Envy grinned as he patted a large yellow folder beside him. "It's going smoothly. Do you want to have a look?"
"Don't mind if I do," Lust said, smiling sweetly and taking the file. "It sounds a very promising reading."
"It is, though it's not complete," Envy admitted. "A very frustrated Lieutenant Colonel filled some holes here and there with his babbling, but I need a little bit more." An almost demonic grin formed on his lips as the idea that had already formed on his mind pleased him to no end. "And I think I know how I can get it."
"I'm sorry. Because they were so many, it took five days to complete."
Nevertheless, Scieszka seemed very happy to have finished her task. She had a very big smile on her face as she placed the notebooks and piles of papers down on the desk of her room.
"Here we are. The duplicates of Mr. Tim Marcoh's research documents," she announced, showing them proudly to her visitors.
Ed and Al couldn't do anything less but stare in wonder at the papers and the girl.
"She really did it," Al said, astounded.
"There are some incredible people in the world, aren't there, Al?" seconded Edward, his eyes widened. Both boys picked a notebook each, hardly believing that they had finally the object of their quest right before their eyes.
"You know, I begin to see why Marcoh didn't take his research with him," Al noted, checking the sheer volume of some documents. "There are just too many stuff."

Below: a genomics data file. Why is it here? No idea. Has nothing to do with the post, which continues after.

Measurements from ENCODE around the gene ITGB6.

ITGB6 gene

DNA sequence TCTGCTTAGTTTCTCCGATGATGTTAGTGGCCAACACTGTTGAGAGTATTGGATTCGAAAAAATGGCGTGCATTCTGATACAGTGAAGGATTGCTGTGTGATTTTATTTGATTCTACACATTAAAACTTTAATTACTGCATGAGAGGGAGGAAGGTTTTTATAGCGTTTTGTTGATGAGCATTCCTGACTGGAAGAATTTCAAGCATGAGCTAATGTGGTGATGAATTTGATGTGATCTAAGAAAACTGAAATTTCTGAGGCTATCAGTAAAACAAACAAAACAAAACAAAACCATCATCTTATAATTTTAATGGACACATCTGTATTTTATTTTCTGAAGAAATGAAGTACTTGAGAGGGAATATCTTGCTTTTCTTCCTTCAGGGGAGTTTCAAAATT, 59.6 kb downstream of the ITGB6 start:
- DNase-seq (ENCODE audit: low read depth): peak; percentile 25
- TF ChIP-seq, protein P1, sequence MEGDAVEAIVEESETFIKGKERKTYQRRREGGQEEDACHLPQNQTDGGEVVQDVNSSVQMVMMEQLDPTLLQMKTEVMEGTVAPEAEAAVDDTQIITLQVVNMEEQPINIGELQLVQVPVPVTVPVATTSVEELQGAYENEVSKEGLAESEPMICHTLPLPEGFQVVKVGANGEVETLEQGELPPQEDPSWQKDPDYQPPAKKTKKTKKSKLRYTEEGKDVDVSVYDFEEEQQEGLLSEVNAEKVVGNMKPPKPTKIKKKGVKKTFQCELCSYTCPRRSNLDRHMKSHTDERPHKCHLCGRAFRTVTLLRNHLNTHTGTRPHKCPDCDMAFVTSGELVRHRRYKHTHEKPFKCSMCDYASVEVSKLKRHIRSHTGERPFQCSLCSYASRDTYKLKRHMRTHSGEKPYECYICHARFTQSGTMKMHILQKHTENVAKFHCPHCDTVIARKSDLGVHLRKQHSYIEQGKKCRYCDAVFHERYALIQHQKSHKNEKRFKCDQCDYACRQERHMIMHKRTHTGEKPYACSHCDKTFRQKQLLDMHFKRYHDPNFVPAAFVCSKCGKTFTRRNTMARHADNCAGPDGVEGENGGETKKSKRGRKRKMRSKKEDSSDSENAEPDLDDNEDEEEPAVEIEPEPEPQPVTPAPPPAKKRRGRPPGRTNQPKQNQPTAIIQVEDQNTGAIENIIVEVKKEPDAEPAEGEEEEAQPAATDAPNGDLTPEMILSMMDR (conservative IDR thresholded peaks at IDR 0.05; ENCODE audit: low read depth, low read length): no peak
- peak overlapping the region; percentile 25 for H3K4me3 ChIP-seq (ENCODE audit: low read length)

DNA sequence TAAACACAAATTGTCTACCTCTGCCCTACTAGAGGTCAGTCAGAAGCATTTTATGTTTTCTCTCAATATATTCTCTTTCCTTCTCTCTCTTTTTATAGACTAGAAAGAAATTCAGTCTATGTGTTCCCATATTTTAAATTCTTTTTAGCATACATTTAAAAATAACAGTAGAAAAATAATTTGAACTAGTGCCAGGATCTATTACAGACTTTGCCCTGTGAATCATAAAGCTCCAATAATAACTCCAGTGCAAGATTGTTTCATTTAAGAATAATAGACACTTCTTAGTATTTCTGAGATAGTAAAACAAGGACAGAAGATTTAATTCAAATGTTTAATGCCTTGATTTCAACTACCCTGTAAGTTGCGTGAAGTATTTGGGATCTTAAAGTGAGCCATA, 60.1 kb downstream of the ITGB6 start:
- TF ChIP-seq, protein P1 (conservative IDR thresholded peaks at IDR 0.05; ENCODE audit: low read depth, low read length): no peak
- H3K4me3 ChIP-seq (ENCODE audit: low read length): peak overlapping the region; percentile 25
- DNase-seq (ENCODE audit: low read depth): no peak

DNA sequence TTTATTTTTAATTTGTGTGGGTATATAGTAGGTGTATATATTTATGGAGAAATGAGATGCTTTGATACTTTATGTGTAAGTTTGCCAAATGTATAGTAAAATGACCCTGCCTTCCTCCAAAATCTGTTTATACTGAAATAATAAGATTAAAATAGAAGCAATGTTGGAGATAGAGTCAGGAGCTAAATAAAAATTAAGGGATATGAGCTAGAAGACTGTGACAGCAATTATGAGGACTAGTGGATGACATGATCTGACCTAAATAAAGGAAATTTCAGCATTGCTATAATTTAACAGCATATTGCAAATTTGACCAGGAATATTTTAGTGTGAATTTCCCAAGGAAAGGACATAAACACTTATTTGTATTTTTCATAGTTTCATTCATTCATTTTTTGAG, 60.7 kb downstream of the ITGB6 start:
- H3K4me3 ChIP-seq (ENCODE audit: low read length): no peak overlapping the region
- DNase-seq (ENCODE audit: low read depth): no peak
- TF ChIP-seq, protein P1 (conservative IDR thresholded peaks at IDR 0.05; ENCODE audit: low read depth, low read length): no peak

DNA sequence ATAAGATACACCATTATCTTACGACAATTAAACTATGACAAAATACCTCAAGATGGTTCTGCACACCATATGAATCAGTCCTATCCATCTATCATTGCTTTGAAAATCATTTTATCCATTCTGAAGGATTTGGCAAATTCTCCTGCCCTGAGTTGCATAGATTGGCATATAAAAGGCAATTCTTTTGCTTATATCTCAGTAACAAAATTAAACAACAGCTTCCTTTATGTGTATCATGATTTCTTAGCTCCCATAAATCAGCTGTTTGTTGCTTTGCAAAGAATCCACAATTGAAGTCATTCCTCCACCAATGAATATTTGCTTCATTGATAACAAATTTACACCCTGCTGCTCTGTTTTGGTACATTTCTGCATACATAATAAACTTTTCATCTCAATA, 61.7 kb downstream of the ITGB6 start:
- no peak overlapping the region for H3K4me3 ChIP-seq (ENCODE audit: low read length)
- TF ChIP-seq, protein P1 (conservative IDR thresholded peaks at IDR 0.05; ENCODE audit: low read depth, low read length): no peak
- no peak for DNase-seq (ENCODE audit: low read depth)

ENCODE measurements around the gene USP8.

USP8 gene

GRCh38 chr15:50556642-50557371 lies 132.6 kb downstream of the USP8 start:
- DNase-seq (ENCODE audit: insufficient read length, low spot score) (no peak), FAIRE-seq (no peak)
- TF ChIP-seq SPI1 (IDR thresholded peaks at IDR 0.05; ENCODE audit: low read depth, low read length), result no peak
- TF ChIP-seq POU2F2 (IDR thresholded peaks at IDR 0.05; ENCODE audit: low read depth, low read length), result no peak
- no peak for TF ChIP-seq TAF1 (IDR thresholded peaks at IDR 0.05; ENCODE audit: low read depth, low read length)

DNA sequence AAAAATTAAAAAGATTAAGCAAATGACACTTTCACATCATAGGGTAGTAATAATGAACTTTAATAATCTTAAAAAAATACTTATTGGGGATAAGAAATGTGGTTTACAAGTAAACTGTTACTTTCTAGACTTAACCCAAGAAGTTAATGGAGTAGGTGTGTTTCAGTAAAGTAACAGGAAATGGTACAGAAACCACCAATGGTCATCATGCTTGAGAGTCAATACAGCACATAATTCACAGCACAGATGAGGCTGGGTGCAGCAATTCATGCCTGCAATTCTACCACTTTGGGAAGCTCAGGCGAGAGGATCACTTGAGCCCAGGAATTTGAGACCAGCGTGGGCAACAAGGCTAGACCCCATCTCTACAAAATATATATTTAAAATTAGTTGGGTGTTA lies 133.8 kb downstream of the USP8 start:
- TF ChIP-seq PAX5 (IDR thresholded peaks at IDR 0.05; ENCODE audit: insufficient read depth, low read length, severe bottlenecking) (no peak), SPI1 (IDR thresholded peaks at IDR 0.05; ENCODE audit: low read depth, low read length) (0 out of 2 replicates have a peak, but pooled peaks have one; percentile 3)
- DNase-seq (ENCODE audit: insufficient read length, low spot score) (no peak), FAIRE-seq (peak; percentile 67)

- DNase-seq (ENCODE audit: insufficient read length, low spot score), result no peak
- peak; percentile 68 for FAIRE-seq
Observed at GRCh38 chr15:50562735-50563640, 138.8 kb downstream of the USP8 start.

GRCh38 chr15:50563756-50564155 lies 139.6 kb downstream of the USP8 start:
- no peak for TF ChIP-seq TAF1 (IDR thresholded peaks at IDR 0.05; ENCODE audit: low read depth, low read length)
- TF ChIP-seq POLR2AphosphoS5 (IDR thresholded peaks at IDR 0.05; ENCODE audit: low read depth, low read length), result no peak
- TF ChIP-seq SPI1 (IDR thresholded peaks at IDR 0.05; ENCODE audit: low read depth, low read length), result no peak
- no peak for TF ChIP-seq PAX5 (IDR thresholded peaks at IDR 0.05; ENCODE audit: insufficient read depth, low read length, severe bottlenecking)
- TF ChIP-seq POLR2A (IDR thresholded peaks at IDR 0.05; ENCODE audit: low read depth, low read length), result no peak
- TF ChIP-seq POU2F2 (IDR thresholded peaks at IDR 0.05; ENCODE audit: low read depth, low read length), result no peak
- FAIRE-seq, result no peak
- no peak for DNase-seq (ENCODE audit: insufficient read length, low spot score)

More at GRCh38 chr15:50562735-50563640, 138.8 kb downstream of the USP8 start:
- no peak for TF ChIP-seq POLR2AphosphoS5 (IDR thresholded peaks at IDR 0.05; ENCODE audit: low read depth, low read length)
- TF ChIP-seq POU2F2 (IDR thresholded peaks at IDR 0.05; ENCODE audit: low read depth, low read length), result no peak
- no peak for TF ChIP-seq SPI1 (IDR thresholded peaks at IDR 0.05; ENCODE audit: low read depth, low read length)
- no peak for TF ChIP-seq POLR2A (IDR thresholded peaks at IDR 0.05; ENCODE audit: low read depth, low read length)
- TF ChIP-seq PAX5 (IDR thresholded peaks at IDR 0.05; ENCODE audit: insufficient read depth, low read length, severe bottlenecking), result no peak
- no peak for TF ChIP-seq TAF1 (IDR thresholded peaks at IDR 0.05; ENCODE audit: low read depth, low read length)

"This is really Dr. Marcoh's?" Ed asked Scieszka.
"Yes, without a doubt," the girl said, still smiling. "Tim Marcoh's cook book - '1000 flavours for today's menu'."
That seemed to satisfy the young alchemists. However, it didn't satisfy the boys' escorts, who were looking at the girl incredulously.
"That can't be right!" Ross said. She instantly picked up a piece of paper to read it. "Add a dash of water to one tablespoon of sugar..." She looked up again. "This really is '1000 flavours for today's menu'!"
"Hey, you!" Bloch exclaimed, frowning at Scieszka's direction. "Just how are these important documents?!"
"Impor--?" Scieszka clearly didn't expect this. "Oh no! I only copied them as I read and remembered!"
Bloch blinked. "So this is something completely different, written by a namesake? Was this a waste of time?"
But neither Al nor Ed paid attention to what was going around them anymore. They were just looking at the papers, murmuring and finally coming to an agreement.
Ed turned again at Scieszka. "This is really what Marcoh wrote, word for word, without a mistake?" he asked.
"Yes, I'm positive!" Scieszka answered at once.
At that reply, Ed smiled broadly. "Okay. Al, let's take this back to Central Library."
"Yup, there are plenty of dictionaries there, too," Alphonse agreed.
The other three members of the party looked at the alchemists in a confused manner, feeling that they were missing something. Ed was far from finished though. He took out a small notebook and scribbled something on it hastily before giving it to Ross along with his pocket watch.
"2nd Lieutenant Ross, I have here my registration code, my signature and my silver watch; they will serve as proof of my identity. Go to the State Alchemist Division at the Fuhrer's office, withdraw from my annual research funds the sum of money that I wrote and then give it to Scieszka."
"Yes, sir," Ross said at once, taking the items carefully.
"Good." And with that, Ed picked up several stacks of papers and followed Bloch and Al out of the door. "Thanks a lot, Scieszka!"
Ross and the young girl looked at each other, now more confused than never.
"Hmm... from his research expenses..." Ross murmured. Before she could help it, she and Scieszka took a peek at the piece of paper on which Ed had written minutes before.